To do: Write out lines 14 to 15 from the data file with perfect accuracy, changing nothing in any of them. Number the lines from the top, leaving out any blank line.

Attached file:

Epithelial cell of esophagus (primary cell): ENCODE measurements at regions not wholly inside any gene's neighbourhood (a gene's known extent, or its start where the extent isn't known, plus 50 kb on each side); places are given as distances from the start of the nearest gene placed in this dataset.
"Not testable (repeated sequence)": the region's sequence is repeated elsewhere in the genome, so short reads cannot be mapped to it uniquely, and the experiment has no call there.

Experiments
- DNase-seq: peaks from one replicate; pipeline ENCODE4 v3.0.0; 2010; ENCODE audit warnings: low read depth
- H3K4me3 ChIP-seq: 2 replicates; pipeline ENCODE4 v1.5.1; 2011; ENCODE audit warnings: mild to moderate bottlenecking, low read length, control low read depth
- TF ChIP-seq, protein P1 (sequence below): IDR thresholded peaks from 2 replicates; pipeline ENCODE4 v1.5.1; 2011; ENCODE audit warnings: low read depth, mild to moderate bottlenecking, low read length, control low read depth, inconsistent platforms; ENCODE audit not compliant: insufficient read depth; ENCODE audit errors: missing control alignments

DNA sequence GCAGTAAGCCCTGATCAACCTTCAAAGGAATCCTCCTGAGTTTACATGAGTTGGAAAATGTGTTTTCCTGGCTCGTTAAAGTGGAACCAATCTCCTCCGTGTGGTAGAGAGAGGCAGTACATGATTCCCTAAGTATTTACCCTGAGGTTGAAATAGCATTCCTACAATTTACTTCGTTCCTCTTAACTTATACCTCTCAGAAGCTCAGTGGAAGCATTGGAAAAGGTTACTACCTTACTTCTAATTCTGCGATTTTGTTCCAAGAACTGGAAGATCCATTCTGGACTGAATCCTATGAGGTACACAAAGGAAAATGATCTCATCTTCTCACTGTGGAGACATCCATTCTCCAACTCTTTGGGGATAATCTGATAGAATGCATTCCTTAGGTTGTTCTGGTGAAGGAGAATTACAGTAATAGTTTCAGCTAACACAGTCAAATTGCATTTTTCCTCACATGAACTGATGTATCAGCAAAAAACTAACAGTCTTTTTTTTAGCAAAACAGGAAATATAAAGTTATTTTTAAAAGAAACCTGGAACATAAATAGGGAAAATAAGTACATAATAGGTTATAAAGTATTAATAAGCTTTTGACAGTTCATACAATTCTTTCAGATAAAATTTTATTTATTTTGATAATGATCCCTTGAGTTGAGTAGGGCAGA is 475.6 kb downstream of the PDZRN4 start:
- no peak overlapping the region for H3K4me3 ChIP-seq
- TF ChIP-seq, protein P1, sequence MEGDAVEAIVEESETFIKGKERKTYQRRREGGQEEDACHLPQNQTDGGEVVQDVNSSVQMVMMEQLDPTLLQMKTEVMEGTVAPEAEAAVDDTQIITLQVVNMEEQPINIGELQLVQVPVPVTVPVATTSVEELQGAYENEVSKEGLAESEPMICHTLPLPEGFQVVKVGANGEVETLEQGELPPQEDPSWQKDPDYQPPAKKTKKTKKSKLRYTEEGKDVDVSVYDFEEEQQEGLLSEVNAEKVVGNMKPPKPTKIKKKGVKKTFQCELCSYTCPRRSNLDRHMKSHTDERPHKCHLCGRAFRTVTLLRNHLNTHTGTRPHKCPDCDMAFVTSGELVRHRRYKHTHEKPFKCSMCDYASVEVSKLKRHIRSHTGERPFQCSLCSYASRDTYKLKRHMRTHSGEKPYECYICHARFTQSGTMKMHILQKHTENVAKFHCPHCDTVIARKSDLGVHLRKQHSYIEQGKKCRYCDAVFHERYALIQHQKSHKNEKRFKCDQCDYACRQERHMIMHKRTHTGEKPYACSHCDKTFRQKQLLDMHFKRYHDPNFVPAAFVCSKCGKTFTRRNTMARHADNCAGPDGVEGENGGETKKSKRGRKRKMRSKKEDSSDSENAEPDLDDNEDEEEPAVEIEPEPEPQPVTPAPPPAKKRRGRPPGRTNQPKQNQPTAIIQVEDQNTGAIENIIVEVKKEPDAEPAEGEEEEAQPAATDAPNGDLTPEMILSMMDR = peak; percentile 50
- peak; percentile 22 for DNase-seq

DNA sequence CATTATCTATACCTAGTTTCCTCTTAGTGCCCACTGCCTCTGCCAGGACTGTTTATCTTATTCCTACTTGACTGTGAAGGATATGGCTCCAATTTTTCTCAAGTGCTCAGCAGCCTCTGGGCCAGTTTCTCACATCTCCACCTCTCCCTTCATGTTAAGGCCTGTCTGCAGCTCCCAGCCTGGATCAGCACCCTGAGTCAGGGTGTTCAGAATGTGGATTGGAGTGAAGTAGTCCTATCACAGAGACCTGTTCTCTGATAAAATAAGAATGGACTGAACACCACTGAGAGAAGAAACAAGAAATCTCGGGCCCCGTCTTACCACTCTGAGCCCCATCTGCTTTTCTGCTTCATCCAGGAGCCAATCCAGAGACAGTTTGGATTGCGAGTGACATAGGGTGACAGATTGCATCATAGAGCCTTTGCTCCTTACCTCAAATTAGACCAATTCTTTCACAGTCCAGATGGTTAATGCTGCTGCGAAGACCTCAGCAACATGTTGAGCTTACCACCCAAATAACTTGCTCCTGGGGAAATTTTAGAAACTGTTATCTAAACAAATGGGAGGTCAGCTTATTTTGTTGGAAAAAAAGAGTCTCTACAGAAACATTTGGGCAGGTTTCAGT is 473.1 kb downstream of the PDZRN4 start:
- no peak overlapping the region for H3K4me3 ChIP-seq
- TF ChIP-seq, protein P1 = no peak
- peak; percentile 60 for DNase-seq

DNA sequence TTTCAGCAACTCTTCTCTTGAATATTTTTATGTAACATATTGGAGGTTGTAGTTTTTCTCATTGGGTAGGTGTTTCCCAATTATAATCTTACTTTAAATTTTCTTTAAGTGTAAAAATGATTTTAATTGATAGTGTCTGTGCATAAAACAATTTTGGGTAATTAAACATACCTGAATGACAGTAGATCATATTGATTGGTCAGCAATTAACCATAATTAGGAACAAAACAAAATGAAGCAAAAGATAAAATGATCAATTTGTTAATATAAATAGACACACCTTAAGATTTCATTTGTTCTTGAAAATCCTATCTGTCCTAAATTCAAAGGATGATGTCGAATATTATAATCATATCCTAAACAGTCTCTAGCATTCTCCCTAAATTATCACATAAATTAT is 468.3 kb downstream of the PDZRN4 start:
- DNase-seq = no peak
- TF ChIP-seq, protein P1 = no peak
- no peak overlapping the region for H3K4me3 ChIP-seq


- peak; percentile 60 for DNase-seq

DNA sequence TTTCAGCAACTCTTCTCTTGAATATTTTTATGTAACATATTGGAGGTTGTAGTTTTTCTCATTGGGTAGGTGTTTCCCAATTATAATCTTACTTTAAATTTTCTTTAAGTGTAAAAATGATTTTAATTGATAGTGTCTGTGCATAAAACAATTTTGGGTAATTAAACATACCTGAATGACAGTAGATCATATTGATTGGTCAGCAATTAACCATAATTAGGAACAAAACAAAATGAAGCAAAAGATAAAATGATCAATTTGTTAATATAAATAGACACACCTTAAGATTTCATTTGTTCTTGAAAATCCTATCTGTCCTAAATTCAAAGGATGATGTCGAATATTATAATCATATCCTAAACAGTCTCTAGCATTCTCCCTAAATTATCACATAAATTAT is 468.3 kb downstream of the PDZRN4 start: